Colorado’s pot industry expects to rack up sales of $1 billion this year. Across America the market is reckoned to be worth about 40 times that much. Most of it is still illegal, of course. But slowly, entrepreneurs are prising it out of the hands of crime gangs. Nearly half the 50 states permit the sale of marijuana to medical patients, which in practice may include anyone willing to fake a back problem.

This week Oregon and Alaska joined Colorado and Washington in legalising it for recreational purposes, too. If other countries legalise, as Uruguay already has, it could open up a global cannabis market worth perhaps $100 billion a year (by the best guesses, which are stabs in the dark). Continue reading

Marijuana legalization; YES!

Marijuana legislation; Let’s see…

Light up, take a drag, contemplate…

afp-pot-hits-new-ballot-high-as-america-votes

Guam passes medical marijuana by 12 point margin!

Washington, DC passes legalization measure by more than the projected 2:1!

Oregon passes legalized marijuana by 10 point margin!

Alaska passes!

Florida did not pass…(they would have needed a 60% margin to pass). Boohoo!

More Michigan communities passed marijuana decriminalization.

Obviously Colorado and Washington state passage two years ago was not an anomaly.

A lot of new legislation will line up by 2016 to end nationwide Marijuana prohibition.

BTW New York has suspended “Buy and Bust” program.

Hello-The White House; anyone there listening?

 

 

Medical Marijuana support in court by doctors

Admin; this will be interesting to watch how the doctors testimony in the California courtroom plays out. This sort of court case would have been unimaginable just a few years ago…

War on marijuana unconstitutional, doctors testify in federal court Monday

Posted on October 21, 2014 at 11:23 am by David Downs in featured, Health, Legal, Science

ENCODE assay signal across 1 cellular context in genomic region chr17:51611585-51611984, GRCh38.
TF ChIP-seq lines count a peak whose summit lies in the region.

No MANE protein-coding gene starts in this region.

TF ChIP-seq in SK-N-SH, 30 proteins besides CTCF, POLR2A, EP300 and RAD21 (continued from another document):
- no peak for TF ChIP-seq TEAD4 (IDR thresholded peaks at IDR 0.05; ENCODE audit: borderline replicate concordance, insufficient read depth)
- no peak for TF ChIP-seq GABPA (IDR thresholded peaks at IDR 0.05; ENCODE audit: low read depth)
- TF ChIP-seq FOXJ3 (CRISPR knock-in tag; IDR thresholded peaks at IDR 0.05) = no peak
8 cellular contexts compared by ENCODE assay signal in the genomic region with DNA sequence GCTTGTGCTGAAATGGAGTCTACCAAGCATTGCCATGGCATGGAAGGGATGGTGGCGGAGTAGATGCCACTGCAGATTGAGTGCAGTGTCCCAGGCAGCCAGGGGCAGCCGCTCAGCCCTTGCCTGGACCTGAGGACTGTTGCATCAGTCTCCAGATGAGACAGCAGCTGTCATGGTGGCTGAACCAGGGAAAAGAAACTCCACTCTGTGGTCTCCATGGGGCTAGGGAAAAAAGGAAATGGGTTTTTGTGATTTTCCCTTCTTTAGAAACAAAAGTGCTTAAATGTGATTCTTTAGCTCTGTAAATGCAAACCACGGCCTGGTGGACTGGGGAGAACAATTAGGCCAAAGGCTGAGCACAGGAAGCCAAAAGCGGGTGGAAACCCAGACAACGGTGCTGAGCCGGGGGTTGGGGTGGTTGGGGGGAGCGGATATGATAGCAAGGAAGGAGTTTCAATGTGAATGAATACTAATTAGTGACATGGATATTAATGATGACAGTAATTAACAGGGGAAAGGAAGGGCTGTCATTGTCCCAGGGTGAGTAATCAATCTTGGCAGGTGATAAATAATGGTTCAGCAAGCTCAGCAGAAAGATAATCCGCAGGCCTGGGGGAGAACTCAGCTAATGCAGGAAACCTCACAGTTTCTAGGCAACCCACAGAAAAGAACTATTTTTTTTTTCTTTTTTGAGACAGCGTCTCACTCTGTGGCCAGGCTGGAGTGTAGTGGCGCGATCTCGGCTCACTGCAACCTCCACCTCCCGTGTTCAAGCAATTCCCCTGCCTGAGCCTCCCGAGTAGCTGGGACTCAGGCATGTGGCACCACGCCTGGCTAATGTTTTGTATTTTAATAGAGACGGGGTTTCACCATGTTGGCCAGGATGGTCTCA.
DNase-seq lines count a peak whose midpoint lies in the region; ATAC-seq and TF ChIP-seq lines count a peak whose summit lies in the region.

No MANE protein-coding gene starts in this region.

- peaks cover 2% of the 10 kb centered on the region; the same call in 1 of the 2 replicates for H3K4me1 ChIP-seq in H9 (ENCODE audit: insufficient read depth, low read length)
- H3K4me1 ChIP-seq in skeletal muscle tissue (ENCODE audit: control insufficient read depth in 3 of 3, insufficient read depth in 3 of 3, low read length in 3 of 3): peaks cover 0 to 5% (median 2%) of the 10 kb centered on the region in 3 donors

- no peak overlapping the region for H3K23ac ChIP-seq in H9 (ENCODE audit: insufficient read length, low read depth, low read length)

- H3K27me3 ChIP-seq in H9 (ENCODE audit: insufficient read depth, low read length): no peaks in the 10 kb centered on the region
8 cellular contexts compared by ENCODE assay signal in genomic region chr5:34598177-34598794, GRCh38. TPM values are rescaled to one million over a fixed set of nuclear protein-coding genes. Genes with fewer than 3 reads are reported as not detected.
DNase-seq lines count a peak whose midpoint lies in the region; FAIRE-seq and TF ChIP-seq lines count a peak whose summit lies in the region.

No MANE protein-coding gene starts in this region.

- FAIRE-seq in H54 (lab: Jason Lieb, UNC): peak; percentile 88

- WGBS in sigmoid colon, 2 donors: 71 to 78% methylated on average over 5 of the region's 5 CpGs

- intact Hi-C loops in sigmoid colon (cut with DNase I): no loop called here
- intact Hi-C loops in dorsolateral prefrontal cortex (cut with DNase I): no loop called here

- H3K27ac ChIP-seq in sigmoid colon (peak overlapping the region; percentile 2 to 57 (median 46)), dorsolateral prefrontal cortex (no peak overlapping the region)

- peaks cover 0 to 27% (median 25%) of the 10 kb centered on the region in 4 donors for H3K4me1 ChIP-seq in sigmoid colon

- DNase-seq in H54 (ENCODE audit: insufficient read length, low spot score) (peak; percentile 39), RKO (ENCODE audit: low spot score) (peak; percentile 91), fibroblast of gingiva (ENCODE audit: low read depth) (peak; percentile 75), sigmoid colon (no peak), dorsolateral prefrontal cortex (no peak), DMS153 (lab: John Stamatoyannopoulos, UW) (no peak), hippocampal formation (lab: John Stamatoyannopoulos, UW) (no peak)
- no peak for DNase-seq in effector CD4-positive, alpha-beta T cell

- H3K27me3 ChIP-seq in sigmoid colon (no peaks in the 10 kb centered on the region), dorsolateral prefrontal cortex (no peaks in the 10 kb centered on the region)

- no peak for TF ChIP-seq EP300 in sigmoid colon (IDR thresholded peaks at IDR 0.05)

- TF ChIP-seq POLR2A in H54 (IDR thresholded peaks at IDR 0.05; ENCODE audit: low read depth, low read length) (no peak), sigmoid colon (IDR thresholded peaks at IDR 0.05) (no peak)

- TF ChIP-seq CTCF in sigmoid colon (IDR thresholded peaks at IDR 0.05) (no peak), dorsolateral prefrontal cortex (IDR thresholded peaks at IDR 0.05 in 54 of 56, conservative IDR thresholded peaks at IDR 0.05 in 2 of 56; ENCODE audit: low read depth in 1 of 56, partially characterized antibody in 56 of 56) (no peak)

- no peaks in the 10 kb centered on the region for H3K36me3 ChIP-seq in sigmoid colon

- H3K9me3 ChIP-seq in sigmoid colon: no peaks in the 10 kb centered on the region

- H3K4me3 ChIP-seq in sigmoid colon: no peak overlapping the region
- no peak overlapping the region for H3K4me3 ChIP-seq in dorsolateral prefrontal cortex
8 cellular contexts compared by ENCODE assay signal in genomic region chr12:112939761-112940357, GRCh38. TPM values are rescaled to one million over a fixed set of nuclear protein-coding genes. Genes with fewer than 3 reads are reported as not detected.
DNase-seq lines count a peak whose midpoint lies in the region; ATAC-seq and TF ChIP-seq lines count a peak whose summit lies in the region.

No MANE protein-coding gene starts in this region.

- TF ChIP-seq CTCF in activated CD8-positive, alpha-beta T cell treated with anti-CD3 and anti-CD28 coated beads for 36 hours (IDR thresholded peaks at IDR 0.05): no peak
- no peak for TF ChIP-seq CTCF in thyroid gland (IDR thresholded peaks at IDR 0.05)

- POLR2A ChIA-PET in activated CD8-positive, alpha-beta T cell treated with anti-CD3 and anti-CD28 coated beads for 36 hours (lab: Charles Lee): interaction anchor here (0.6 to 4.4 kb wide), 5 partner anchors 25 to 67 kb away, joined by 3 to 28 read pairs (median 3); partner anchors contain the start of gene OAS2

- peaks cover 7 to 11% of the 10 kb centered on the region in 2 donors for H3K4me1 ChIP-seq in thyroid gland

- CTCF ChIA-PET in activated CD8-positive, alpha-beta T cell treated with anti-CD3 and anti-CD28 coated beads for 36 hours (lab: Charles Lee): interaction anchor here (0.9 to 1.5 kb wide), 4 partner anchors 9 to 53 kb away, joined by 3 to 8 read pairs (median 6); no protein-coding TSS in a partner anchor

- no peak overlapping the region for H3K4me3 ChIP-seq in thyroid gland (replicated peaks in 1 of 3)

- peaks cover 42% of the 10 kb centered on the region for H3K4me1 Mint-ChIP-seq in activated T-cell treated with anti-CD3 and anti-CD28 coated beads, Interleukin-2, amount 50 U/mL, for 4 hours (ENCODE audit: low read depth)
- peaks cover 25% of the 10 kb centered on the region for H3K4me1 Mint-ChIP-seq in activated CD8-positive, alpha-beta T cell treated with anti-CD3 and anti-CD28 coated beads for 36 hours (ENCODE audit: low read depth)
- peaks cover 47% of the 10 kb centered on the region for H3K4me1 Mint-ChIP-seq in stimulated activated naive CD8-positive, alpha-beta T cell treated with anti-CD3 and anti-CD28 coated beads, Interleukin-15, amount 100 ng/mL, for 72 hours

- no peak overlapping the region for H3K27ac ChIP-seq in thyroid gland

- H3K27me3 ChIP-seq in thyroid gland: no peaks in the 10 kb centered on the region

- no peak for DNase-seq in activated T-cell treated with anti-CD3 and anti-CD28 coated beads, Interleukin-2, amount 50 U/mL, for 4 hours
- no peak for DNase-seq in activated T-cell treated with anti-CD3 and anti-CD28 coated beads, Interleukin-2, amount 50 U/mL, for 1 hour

The federal government tries to justify its war on marijuana Monday

The U.S. government claims marijuana is a dangerous, addictive drug with no medical benefits. But that claim will be up for debate Monday in California when a federal judge is scheduled to hear testimony from doctors that conclude the opposite.

Doctors Carl Hart, Associate Professor of Psychology at Columbia University, retired physician Phillip Denny, and Greg Carter, Medical Director of St. Luke’s Rehabilitation Institute in Spokane, Washington will testify Monday that marijuana — real name, “cannabis” — is not the demon drug the federal government makes it out to be. Accepted science does not justify the listing of cannabis as a dangerous “Schedule I” substance, many say.

“[I]t is my considered opinion that including marijuana in Schedule I of the Controlled Substances Act is counter to all the scientific evidence in a society that uses and values empirical evidence,” Dr. Hart declared. “After two decades of intense scientific inquiry in this area, it has become apparent the current scheduling of cannabis has no footing in the realities of science and neurobiology.”

This is an unprecedented hearing, writes cannabis law reform advocate Paul Armentano, deputy director of NORML.

“This is the first time in recent memory that a federal judge has granted an evidentiary hearing on a motion challenging the statute which classifies cannabis to be one of the most dangerous illicit substances in the nation.”

Attorneys Zenia Gilg and Heather Burke write that “In effect, the action taken by the Department of Justice is either irrational, or more likely proves … [that] marijuana does not fit the criteria of a Schedule I Controlled Substance.”

Testimony for the evidentiary hearing of United States v. Pickard, et. al., should last three days.

Government witness Bertha Madras, former White House Drug Czar deputy director under George W. Bush will defend the Schedule 1 designation. Madras states cannabis has no accepted medical use and is unsafe.

Madras states she supports the pharmaceuticalization of THC and CBD, while criminalizing the use of the plant they come from.